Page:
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Most of us are bystanders

Most of us are bystandersI have often observed how an email request sent to ten people simultaneously will generate few responses but that separate emails sent to ten people individually will result in many more replies.

Pete Abilla's shmula blog had a terrific post over the weekend explaining this phenomenon: "Reply All" and the Bystander Problem. The post provides several startling examples of the bystander effect and provides good advice on how to overcome it:

  1. Address only the relevant people in an email – and not too many people
  2. Address, by name, the person to whom you are requesting advice, help, or approval
  3. Be clear, concise, and make your request explicit — do not leave the recipient guessing
This is terrific advice for anybody needing questions answered via email!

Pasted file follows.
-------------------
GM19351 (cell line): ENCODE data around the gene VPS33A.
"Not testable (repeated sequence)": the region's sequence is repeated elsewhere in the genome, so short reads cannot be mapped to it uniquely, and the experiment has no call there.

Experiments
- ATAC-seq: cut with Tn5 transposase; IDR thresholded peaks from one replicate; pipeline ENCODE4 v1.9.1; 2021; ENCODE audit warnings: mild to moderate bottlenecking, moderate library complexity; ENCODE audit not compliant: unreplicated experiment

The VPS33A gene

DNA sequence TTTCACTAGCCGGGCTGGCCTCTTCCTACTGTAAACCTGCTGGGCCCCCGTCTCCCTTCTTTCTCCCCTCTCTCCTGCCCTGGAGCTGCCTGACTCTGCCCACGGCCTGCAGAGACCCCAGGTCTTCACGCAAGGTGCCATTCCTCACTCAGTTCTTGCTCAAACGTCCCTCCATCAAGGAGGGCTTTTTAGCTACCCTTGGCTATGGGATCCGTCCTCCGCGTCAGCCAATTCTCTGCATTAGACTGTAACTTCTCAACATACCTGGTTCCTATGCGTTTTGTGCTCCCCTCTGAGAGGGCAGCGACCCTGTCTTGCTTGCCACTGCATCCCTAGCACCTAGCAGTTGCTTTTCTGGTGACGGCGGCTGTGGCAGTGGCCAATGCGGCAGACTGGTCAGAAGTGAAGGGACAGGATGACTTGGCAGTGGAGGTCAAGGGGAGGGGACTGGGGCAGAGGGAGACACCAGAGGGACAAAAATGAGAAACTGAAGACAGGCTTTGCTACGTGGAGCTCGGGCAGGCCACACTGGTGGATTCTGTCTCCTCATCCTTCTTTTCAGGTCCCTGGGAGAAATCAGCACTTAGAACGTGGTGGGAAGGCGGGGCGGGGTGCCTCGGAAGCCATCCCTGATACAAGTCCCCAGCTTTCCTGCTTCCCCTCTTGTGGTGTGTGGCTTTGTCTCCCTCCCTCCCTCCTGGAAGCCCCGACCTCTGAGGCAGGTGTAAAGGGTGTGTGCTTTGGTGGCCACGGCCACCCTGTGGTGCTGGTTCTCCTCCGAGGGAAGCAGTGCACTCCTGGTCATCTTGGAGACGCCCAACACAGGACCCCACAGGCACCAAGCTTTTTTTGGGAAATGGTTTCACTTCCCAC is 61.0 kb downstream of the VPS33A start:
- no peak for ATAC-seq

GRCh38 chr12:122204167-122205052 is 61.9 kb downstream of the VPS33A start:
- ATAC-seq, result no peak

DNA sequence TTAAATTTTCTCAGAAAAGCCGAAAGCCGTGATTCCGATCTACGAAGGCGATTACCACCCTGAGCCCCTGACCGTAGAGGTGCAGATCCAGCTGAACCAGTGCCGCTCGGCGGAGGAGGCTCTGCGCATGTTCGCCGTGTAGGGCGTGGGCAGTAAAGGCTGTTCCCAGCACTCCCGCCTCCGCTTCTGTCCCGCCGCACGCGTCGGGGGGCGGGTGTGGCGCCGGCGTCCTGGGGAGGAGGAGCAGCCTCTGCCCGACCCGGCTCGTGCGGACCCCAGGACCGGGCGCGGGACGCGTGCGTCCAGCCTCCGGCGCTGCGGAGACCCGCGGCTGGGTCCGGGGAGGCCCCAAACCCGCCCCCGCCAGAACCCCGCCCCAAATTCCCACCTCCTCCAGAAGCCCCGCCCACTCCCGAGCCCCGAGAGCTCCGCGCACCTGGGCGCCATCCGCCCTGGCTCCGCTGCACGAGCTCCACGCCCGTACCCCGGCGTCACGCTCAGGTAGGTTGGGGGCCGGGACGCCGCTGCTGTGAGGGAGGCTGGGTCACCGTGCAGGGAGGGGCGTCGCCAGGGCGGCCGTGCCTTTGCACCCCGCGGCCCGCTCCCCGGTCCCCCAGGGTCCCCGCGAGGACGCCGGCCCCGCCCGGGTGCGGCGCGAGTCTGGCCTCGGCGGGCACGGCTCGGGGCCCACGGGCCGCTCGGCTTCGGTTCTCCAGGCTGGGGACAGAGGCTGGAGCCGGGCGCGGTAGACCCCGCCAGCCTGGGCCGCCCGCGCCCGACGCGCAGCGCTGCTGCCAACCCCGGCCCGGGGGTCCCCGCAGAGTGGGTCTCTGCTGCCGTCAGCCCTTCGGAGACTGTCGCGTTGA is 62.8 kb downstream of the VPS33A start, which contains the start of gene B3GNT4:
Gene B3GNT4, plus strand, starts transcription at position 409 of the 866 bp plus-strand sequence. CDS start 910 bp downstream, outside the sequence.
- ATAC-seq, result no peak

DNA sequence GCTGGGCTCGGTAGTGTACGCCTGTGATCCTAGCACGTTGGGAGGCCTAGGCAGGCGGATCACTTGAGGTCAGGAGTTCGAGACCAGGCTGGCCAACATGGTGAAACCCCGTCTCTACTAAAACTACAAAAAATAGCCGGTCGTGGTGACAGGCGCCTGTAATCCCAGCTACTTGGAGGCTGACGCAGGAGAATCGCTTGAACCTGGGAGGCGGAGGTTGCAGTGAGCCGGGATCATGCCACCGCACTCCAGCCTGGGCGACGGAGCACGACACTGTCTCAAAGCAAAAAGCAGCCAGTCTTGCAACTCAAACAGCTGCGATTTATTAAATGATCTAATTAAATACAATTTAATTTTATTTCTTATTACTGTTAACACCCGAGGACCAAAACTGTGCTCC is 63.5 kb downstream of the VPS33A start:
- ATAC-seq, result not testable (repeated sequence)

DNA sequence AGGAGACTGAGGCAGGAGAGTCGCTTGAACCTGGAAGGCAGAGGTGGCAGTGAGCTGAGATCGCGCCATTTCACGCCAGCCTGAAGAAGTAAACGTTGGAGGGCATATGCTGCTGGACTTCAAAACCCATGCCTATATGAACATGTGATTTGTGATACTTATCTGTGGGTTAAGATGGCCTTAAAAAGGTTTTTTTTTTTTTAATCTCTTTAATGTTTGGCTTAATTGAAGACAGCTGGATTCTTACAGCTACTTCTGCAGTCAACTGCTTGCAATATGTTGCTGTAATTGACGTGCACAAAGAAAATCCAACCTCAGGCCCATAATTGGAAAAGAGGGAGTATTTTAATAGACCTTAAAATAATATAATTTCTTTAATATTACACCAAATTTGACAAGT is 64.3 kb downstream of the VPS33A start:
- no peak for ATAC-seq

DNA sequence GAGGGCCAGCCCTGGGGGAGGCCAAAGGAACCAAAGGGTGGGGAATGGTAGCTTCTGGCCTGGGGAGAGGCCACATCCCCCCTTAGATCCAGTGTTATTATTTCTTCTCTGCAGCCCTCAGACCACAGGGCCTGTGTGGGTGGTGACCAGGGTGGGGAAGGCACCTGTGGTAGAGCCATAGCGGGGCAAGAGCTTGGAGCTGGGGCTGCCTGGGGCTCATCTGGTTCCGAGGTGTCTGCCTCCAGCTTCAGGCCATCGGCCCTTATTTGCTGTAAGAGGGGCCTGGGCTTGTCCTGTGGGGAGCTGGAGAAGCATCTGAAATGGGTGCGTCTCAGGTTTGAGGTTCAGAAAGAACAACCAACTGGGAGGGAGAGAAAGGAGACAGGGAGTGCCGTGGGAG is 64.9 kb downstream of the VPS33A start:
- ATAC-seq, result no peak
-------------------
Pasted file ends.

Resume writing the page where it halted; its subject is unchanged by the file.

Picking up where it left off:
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  1. Tapani Ronni said...
    I typically ignore translation requests that are not addressed to me personally. These are usually sent by people I do not know so I have little motivation to reply, especially if I am busy already.

    Anonymous said...
    I feel I have a personal responsibility to respond when the sender addresses me by name. If someone just sends a request to multiple recipients, I usually disregard it. But I still check the requestor's location and if they have a decent looking web site. Some payment problems are bound to happen, sometimes they are not intended, it is always easier to get paid by a local US or Canadian client than someone from Asia - I like to work for those who know what BBB is.


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